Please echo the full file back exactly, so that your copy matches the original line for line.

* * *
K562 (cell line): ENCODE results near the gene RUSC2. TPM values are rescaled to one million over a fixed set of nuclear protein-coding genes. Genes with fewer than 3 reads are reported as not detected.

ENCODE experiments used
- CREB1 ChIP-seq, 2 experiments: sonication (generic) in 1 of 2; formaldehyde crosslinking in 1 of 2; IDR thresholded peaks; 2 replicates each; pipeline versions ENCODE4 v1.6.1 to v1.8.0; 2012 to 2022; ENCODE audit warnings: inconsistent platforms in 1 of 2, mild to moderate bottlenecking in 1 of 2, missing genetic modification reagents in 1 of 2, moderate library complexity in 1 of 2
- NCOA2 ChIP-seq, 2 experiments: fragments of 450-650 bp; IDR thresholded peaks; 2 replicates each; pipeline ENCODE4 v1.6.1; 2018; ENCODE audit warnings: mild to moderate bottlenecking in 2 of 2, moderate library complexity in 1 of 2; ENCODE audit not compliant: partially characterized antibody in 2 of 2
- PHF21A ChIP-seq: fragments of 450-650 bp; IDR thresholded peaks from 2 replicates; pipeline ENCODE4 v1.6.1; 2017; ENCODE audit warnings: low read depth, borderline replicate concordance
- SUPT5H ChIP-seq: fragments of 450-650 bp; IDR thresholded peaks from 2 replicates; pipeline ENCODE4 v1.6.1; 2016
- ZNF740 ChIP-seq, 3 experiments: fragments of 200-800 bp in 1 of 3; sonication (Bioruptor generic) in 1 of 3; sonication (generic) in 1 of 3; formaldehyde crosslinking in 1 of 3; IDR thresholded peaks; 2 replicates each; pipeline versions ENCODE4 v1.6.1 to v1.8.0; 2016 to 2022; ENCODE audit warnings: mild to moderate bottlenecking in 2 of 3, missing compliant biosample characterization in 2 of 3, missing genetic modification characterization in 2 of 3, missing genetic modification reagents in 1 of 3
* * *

K562 (cell line): ENCODE results near the gene RUSC2. TPM values are rescaled to one million over a fixed set of nuclear protein-coding genes. Genes with fewer than 3 reads are reported as not detected.

ENCODE experiments used
- CREB1 ChIP-seq, 2 experiments: sonication (generic) in 1 of 2; formaldehyde crosslinking in 1 of 2; IDR thresholded peaks; 2 replicates each; pipeline versions ENCODE4 v1.6.1 to v1.8.0; 2012 to 2022; ENCODE audit warnings: inconsistent platforms in 1 of 2, mild to moderate bottlenecking in 1 of 2, missing genetic modification reagents in 1 of 2, moderate library complexity in 1 of 2
- NCOA2 ChIP-seq, 2 experiments: fragments of 450-650 bp; IDR thresholded peaks; 2 replicates each; pipeline ENCODE4 v1.6.1; 2018; ENCODE audit warnings: mild to moderate bottlenecking in 2 of 2, moderate library complexity in 1 of 2; ENCODE audit not compliant: partially characterized antibody in 2 of 2
- PHF21A ChIP-seq: fragments of 450-650 bp; IDR thresholded peaks from 2 replicates; pipeline ENCODE4 v1.6.1; 2017; ENCODE audit warnings: low read depth, borderline replicate concordance
- SUPT5H ChIP-seq: fragments of 450-650 bp; IDR thresholded peaks from 2 replicates; pipeline ENCODE4 v1.6.1; 2016
- ZNF740 ChIP-seq, 3 experiments: fragments of 200-800 bp in 1 of 3; sonication (Bioruptor generic) in 1 of 3; sonication (generic) in 1 of 3; formaldehyde crosslinking in 1 of 3; IDR thresholded peaks; 2 replicates each; pipeline versions ENCODE4 v1.6.1 to v1.8.0; 2016 to 2022; ENCODE audit warnings: mild to moderate bottlenecking in 2 of 3, missing compliant biosample characterization in 2 of 3, missing genetic modification characterization in 2 of 3, missing genetic modification reagents in 1 of 3